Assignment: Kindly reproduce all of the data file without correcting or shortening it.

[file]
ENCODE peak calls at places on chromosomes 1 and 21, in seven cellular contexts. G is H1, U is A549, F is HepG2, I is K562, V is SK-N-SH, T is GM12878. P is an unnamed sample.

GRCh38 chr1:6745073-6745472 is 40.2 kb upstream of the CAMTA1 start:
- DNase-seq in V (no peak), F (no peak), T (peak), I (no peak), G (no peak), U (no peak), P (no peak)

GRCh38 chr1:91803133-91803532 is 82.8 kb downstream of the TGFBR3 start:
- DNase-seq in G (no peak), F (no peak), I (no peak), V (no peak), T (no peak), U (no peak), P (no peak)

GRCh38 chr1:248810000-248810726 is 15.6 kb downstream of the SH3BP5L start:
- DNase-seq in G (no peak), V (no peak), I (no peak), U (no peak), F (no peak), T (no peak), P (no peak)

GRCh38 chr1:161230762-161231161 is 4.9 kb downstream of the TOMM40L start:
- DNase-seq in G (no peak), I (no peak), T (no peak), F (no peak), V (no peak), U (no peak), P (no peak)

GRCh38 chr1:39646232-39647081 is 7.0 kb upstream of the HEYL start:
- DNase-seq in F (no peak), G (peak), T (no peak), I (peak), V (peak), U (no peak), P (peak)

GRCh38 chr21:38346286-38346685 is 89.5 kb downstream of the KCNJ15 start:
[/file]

ENCODE peak calls at places on chromosomes 1 and 21, in seven cellular contexts. G is H1, U is A549, F is HepG2, I is K562, V is SK-N-SH, T is GM12878. P is an unnamed sample.

GRCh38 chr1:6745073-6745472 is 40.2 kb upstream of the CAMTA1 start:
- DNase-seq in V (no peak), F (no peak), T (peak), I (no peak), G (no peak), U (no peak), P (no peak)

GRCh38 chr1:91803133-91803532 is 82.8 kb downstream of the TGFBR3 start:
- DNase-seq in G (no peak), F (no peak), I (no peak), V (no peak), T (no peak), U (no peak), P (no peak)

GRCh38 chr1:248810000-248810726 is 15.6 kb downstream of the SH3BP5L start:
- DNase-seq in G (no peak), V (no peak), I (no peak), U (no peak), F (no peak), T (no peak), P (no peak)

GRCh38 chr1:161230762-161231161 is 4.9 kb downstream of the TOMM40L start:
- DNase-seq in G (no peak), I (no peak), T (no peak), F (no peak), V (no peak), U (no peak), P (no peak)

GRCh38 chr1:39646232-39647081 is 7.0 kb upstream of the HEYL start:
- DNase-seq in F (no peak), G (peak), T (no peak), I (peak), V (peak), U (no peak), P (peak)

GRCh38 chr21:38346286-38346685 is 89.5 kb downstream of the KCNJ15 start: